Situated 10 kilometres inside Otago Harbour, 15 kilometres northeast of Dunedin’s city centre, is the small hilly peninsula suburb of Port Chalmers. Port Chalmers is the site of Dunedin’s container port, at the northern end of the suburb on a large reclaimed area.
Although the harbour beyond Port Chalmers is regularly dredged, most of the port activity is centred on Port Chalmers rather than on central Dunedin. Part of the reason for this is the narrowness of the Victoria Channel, the one part of the Otago Harbour navigable by large ships, which makes it far easier for berthing to take place at Port Chalmers, closer to the open sea. Any big ships venturing into the upper harbour wharfs need to be piloted in with the help of tugs.
Port Chalmers was also the appellation of a ship which sailed between England, Australia and New Zealand at the beginning of the 20th century. It was torpedoed in mid-October 1940 and sunk, with some crew surviving 14 days at sea on the lifeboat.
In 1844 Captain Wing anchored the Deborah in the bay now bearing its name where he was joined by Frederick Tuckett who selected an adjoining block of land (the Otago Block) as the site for the Scottish New Edinburgh settlement. He nominated Koputai as its deep water port to be called 'Port Chalmers' after the Presbyterian Free Church leader Thomas Chalmers. The sale of the Otago Block from Māori to the Otago Association was concluded at Port Chalmers 31 July 1844. In December 1844 Alexander McKay and his wife arrived to open the first public house, the 'Surveyors' Arms'. The town was surveyed by Charles Kettle in 1846 and a Town Board was formed in that year. The first ships of Otago Association settlers, the John Wickliffe and the Philip Laing, anchored at Port Chalmers in March and April 1848.
Thereafter the town developed as a port for the city and the province, superseding the earlier Otago (modern Otakou) as the harbour's international port. It was first connected by lighter with Dunedin at the head of the harbour, then also by a steep road from North East Valley to Sawyers Bay, a spur of the main road north. By the 1860s a harbourside road from the central city had been formed. In 1866 the Town Board was superseded by a Borough. On 1 January 1873, the first 1,067 mm narrow gauge railway in New Zealand opened: the Port Chalmers Branch, linking Dunedin and Port Chalmers. It was subsequently incorporated into the national rail network through a connection to the Main South Line, which was opened through to Christchurch on 7 September 1878 and Invercargill on 22 January 1879. 1881 saw the opening of the Victoria Ship Channel allowing ocean-going vessels passage up the harbour to central Dunedin. 1882 saw the inauguration of New Zealand's refrigerated meat trade when the ship Dunedin left Port Chalmers with the first such cargo.
Port Chalmers was a port of call for several notable expeditions during the heroic era of Antarctic exploration, including Robert Falcon Scott before heading south on his final expedition to Antarctica. A large stone monument now stands above the town dedicated to Scott's final expedition. Following the 1923 transfer of the Ross Dependency (Antarctica) to New Zealand, and the New Zealand Government's lease of rights, the giant Norwegian whaler, C.A. Larsen, became the largest vessel serviced in the Otago Dock, Port Chalmers, in April 1928.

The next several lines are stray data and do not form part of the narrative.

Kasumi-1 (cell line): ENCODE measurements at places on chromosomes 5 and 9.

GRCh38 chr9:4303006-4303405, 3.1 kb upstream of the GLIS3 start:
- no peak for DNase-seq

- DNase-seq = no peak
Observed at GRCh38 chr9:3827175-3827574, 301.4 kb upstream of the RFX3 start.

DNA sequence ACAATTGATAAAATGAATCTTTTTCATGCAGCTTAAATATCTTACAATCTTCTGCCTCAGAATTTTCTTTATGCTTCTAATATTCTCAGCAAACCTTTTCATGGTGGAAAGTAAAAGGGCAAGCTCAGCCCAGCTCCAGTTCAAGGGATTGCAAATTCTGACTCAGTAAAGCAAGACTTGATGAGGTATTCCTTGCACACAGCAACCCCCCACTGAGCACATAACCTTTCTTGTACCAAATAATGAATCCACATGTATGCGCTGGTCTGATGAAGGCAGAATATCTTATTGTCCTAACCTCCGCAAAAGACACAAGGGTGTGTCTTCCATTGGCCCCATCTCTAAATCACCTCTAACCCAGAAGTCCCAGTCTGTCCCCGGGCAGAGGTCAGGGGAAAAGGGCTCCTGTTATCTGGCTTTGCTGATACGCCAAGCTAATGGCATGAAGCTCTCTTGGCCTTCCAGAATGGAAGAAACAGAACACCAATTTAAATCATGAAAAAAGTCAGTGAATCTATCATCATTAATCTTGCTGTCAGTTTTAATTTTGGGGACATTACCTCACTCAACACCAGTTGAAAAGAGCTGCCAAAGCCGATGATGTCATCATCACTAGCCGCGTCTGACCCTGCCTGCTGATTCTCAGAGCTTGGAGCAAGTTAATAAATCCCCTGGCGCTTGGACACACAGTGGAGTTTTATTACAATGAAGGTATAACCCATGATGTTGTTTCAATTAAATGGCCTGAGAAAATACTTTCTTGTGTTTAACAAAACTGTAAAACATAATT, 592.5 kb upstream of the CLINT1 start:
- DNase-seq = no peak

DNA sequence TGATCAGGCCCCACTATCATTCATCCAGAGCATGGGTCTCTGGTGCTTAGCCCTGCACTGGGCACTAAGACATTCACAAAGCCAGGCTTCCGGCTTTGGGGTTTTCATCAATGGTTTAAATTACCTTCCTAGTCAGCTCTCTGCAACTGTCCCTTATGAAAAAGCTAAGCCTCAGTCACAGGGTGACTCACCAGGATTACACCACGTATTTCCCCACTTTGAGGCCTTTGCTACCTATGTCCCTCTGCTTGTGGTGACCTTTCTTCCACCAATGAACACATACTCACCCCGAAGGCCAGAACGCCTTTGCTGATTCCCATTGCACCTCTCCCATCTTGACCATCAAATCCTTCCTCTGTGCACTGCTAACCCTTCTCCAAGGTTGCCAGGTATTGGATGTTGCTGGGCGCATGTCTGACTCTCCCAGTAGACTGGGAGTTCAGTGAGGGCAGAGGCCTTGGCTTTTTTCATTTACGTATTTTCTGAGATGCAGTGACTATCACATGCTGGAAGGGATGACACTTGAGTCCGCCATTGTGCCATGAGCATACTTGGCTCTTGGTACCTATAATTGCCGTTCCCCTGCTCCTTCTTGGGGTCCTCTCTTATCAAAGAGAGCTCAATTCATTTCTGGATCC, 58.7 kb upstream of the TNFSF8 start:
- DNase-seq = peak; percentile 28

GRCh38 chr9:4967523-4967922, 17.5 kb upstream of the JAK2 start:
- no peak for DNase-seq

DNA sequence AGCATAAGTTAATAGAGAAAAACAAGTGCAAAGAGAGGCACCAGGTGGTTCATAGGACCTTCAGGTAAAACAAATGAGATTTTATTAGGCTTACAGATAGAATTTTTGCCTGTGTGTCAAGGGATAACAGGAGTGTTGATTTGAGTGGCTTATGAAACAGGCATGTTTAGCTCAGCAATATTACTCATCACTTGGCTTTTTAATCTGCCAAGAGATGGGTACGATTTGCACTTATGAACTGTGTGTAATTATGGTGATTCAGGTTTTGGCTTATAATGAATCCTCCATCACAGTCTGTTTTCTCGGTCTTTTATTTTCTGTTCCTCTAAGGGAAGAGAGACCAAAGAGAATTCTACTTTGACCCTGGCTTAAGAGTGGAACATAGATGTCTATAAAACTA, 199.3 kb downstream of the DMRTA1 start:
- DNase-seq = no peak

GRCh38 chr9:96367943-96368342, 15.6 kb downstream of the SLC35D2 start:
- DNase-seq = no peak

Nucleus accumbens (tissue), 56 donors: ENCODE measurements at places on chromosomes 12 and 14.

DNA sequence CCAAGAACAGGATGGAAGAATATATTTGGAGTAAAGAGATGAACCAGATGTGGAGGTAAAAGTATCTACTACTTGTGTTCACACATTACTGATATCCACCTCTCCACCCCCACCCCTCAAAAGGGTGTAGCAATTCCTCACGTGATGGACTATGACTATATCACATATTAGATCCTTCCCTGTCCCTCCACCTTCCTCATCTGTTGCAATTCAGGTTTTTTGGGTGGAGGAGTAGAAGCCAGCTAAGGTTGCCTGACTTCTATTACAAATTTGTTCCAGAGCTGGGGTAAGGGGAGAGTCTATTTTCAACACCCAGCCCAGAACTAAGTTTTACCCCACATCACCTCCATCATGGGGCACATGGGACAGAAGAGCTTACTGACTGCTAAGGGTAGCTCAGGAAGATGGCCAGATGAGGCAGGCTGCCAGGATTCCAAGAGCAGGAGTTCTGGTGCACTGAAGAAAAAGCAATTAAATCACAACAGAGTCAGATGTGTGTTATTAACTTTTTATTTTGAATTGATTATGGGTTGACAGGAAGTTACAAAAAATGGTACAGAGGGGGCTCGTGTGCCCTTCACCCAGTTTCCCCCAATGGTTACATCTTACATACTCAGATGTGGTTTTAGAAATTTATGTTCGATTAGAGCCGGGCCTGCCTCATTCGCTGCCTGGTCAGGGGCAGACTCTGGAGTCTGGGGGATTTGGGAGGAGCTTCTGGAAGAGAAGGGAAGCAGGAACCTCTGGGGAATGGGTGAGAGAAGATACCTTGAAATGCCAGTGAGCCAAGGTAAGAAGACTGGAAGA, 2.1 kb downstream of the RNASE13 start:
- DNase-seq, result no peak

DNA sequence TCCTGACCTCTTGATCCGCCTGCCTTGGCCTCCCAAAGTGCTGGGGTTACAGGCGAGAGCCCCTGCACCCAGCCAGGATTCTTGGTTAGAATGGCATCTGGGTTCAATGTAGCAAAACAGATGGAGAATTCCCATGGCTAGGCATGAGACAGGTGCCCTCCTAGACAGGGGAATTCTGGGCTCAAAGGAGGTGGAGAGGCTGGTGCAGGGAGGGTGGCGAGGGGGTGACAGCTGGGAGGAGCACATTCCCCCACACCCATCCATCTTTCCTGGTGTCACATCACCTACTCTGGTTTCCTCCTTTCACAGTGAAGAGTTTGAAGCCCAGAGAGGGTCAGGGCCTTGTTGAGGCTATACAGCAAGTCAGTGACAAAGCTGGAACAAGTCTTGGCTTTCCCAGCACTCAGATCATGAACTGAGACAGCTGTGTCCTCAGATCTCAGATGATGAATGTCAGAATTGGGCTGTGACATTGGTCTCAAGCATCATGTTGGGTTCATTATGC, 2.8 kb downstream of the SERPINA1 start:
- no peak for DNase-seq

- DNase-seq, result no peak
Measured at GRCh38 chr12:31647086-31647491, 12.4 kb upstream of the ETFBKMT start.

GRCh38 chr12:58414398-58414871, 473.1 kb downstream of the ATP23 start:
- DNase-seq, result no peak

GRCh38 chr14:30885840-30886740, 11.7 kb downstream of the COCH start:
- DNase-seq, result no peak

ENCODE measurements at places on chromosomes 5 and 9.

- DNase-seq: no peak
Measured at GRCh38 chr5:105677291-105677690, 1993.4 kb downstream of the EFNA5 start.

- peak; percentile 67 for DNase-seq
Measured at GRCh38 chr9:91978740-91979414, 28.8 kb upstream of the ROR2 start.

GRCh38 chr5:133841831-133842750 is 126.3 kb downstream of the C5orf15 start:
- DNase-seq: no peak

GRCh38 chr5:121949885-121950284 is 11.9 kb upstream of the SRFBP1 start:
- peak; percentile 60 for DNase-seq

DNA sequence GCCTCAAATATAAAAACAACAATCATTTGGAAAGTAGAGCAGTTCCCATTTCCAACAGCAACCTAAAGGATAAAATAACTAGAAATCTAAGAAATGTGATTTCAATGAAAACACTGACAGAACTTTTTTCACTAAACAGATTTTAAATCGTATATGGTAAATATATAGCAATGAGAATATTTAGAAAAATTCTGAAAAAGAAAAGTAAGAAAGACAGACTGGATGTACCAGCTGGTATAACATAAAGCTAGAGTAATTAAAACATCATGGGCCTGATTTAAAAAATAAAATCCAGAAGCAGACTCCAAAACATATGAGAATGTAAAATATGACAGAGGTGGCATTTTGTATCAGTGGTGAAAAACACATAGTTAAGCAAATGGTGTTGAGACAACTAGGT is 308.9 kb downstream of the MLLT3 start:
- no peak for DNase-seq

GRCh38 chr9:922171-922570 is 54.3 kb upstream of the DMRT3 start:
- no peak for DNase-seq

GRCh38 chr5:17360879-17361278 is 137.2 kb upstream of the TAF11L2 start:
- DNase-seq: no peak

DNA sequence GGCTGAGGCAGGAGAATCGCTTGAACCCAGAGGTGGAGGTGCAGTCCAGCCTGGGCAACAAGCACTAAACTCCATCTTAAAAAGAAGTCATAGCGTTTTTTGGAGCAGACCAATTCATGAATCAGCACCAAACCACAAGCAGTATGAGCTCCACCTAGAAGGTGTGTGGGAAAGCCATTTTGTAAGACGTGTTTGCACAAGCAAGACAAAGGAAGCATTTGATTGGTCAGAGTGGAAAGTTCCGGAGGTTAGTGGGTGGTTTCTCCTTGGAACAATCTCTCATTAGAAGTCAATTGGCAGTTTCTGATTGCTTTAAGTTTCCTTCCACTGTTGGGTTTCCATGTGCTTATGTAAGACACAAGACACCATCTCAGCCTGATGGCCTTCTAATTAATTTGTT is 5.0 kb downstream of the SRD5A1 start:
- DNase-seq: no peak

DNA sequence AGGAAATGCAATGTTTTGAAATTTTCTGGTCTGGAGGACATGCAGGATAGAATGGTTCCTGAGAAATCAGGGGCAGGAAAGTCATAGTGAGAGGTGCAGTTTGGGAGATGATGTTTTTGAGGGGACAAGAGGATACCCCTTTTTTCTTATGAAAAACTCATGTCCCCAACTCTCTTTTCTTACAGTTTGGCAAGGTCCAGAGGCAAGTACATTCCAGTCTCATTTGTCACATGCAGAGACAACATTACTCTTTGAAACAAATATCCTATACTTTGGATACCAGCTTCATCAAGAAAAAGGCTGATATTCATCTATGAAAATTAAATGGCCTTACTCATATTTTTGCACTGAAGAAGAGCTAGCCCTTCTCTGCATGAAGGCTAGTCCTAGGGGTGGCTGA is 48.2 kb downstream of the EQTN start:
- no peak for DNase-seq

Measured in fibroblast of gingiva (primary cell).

A harbourside road from the city was completed in 1965. Passenger services from the port ended in 1967. However the selection of Port Chalmers as the South Island's first container terminal in 1971 demonstrated its advantages over Lyttelton and gave Dunedin the major South Island container port. In 1979, passenger trains between Port Chalmers and the west harbour suburbs to the city centre ceased after 106 years of operation.
The container traffic has continued to expand and a new expanding trade in timber developed in parallel but the greatly reduced labour needs of these trades saw the town's population contract. The Otago Harbour Board, established in 1874, was replaced by a quasi-autonomous local government entity, Port Otago Ltd, in 1988. In 1989 the borough of Port Chalmers and the whole surrounding district were absorbed into an enlarged City of Dunedin.
From the 1970s an artists' colony grew up in Port Chalmers and Carey's Bay contributing to tensions over the port's continuing industrial development and giving a different flavour to the town. In the 1990s a new trade in visiting cruise ships added another element and continues to expand.
The creative arts are also important to the area's economy; Port Chalmers and the surrounding suburbs of Careys Bay, Roseneath and Sawyers Bay have a thriving arts community, and the town is regarded as a haven for alternative lifestylers.
Many artists and musicians call or have called Port Chalmers their home, most notably late Māori artist Ralph Hotere. Hotere's former studio was on land at the tip of Observation Point, the large bluff overlooking the container terminal. When the port's facilities were expanded, part of the bluff was removed, including the area of Hotere's studio (after strenuous objection from many of the town's residents). Part of the bluff close to the removed portion is now an award-winning sculpture garden, organised in 2005 by Hotere and featuring works by both him and by other noted New Zealand modern sculptors.
Image courtesy of Open2View
Published: July 2014